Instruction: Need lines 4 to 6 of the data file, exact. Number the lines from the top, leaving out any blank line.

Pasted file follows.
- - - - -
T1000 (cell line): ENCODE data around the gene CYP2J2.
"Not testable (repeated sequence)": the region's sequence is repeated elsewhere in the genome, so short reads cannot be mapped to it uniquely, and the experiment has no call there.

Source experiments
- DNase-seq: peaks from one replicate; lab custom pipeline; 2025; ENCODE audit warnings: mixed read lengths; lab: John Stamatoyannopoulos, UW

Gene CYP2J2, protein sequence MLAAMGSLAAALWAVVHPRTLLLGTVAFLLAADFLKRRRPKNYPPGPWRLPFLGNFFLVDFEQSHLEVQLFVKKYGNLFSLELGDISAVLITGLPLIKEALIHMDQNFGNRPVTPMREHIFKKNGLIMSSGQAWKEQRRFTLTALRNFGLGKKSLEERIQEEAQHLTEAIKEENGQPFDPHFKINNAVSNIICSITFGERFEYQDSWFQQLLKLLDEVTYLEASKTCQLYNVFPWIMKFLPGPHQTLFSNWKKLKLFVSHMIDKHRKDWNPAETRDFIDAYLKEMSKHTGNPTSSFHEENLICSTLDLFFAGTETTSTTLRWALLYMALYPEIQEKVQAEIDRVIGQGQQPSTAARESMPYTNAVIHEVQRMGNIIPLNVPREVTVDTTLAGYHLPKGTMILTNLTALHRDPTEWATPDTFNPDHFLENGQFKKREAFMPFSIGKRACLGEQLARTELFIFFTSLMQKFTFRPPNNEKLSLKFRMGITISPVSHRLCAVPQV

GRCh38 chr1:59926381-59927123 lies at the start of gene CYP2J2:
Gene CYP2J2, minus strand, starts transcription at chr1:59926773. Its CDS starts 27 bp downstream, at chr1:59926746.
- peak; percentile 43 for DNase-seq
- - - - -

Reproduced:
- DNase-seq: peaks from one replicate; lab custom pipeline; 2025; ENCODE audit warnings: mixed read lengths; lab: John Stamatoyannopoulos, UW

Gene CYP2J2, protein sequence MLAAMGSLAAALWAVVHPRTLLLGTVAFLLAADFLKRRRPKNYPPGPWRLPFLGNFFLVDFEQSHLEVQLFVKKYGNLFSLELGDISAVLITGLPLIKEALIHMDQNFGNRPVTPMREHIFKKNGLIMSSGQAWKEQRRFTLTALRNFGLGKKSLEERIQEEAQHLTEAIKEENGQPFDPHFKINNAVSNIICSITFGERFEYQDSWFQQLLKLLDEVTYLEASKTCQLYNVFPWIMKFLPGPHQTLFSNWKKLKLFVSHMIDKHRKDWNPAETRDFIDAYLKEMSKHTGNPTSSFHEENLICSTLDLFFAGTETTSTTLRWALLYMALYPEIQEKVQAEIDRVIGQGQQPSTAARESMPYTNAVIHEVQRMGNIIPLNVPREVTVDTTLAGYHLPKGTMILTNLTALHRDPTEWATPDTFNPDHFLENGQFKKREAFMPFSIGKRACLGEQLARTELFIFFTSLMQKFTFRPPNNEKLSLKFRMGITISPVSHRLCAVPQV

GRCh38 chr1:59926381-59927123 lies at the start of gene CYP2J2: